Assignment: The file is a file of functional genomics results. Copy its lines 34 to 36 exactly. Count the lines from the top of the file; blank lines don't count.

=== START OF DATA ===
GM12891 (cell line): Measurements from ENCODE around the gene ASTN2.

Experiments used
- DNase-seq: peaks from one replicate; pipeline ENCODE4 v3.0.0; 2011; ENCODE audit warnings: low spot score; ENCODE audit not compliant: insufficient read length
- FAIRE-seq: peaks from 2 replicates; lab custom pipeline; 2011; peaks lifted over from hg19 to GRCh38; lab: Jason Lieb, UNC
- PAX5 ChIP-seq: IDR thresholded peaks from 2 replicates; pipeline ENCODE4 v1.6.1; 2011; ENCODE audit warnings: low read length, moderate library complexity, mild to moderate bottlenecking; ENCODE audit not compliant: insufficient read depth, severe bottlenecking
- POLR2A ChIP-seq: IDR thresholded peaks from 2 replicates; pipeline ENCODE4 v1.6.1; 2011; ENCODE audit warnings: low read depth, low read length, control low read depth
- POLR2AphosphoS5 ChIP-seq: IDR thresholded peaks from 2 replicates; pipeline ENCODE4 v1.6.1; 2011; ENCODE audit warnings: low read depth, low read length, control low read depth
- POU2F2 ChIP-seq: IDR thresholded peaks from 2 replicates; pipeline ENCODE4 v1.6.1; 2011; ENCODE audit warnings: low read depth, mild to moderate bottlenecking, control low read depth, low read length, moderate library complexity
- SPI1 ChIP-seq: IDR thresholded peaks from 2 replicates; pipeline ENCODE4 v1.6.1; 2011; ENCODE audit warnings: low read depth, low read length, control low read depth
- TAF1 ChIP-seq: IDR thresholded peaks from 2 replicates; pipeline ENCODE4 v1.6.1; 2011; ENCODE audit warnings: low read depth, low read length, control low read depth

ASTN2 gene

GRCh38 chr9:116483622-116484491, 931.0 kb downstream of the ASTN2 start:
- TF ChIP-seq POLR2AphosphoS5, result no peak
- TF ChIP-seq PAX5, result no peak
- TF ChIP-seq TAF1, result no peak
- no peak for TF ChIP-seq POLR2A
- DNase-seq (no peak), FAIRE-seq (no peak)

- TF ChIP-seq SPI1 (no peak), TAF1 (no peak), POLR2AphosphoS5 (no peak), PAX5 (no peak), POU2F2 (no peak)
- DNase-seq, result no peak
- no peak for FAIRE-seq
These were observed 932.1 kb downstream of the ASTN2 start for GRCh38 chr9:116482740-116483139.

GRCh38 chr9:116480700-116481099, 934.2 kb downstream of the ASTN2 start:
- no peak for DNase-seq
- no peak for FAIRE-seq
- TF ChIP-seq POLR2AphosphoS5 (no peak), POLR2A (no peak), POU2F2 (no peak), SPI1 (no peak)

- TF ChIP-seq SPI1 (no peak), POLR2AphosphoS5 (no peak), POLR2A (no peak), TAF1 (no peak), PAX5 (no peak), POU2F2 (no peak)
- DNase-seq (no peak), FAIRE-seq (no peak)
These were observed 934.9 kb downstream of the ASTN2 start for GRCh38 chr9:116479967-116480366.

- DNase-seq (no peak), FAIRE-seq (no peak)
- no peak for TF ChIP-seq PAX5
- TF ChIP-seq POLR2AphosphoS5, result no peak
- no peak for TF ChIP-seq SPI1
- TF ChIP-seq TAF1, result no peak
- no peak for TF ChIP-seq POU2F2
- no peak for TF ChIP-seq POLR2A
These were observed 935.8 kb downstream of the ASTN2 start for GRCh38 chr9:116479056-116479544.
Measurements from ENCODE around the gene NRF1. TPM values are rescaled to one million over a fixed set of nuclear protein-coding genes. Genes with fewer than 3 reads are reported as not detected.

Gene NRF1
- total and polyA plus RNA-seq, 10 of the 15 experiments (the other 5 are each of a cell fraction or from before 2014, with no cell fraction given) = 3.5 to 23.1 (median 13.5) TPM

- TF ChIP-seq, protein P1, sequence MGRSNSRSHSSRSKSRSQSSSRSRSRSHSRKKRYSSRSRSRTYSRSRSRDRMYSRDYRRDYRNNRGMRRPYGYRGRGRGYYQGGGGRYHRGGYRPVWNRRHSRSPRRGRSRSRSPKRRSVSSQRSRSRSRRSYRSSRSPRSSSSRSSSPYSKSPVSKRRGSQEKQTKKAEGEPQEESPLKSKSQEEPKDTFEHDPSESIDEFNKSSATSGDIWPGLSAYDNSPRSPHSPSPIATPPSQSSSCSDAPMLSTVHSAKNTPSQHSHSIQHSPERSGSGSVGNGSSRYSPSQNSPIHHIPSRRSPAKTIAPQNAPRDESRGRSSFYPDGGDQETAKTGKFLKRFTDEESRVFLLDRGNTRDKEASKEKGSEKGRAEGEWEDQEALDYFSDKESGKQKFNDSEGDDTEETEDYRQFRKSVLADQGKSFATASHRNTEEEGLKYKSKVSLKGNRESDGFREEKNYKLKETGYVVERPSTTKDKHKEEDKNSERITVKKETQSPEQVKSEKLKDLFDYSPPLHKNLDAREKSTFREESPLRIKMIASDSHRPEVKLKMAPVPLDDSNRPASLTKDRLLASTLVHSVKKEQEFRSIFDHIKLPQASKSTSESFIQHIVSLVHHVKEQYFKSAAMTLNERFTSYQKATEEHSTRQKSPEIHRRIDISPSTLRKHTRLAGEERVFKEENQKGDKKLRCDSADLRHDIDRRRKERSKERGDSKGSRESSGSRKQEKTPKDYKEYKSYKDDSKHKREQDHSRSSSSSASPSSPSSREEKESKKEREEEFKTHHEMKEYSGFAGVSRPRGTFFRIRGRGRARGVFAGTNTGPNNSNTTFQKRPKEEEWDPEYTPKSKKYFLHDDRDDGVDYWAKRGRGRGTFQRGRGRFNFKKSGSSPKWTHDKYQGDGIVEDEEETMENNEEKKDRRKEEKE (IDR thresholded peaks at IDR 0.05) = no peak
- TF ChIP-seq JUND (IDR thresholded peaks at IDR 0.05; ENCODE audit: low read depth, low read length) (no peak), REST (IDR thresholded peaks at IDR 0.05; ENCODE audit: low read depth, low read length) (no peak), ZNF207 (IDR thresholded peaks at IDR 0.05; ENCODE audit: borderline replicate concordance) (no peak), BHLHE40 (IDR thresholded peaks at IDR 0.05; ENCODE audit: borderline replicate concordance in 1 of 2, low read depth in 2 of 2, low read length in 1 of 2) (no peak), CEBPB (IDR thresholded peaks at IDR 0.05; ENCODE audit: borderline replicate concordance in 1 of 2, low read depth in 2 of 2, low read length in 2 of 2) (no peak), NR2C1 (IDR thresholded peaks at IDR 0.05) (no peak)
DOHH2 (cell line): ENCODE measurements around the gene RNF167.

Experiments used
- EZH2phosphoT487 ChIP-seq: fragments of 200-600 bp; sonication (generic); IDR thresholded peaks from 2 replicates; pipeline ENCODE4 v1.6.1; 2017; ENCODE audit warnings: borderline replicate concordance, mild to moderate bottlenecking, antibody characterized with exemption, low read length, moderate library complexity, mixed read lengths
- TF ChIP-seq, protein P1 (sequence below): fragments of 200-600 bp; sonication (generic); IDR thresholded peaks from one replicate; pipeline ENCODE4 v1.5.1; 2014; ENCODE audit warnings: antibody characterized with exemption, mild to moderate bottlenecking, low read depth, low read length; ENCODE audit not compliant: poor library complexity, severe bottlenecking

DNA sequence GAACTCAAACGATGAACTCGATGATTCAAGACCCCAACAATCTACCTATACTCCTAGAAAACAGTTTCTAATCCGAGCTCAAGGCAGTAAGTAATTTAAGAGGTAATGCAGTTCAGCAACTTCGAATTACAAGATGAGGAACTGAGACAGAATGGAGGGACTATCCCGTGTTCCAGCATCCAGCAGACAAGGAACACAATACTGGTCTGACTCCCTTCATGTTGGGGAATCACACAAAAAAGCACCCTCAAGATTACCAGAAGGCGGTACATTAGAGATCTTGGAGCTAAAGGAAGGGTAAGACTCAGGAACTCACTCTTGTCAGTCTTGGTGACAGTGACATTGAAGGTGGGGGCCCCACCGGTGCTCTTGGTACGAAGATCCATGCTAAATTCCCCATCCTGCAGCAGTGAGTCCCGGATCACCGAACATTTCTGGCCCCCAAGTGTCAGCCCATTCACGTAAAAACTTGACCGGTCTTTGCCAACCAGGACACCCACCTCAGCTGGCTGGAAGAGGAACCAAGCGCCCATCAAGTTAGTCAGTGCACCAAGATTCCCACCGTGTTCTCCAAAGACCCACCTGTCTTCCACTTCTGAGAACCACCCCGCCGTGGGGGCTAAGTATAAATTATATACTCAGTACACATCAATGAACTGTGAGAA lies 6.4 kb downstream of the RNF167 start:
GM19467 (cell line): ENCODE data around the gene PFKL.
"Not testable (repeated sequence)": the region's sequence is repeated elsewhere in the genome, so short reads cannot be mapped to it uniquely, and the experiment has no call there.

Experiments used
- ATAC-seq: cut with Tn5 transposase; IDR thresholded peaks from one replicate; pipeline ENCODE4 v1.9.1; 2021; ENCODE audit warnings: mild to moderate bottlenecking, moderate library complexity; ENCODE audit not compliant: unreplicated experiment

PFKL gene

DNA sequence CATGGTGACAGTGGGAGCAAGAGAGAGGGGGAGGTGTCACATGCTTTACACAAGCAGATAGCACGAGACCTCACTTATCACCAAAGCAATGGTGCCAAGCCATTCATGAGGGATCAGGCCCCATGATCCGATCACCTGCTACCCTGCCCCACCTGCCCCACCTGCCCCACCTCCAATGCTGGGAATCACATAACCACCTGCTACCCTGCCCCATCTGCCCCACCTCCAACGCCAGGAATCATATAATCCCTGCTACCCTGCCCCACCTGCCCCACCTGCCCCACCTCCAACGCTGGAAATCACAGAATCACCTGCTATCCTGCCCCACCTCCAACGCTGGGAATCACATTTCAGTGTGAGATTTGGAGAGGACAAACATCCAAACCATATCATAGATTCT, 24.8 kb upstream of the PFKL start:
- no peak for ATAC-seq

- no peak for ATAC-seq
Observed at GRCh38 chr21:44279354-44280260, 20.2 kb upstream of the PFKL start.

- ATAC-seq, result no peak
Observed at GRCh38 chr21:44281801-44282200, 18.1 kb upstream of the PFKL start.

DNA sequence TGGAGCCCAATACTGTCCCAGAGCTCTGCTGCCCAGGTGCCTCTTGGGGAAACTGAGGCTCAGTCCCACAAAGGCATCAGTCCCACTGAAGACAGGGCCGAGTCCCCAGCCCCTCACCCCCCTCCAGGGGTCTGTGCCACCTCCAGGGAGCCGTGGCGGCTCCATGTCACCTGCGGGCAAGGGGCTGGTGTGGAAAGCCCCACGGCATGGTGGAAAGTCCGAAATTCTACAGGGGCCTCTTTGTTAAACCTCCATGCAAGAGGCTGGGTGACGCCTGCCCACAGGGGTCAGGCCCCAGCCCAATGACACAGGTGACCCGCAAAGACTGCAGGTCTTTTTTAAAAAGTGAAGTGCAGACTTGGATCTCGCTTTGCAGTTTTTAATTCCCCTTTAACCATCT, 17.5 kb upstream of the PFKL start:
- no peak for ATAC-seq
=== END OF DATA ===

- no peak for TF ChIP-seq POU2F2
- no peak for TF ChIP-seq POLR2A
These were observed 935.8 kb downstream of the ASTN2 start for GRCh38 chr9:116479056-116479544.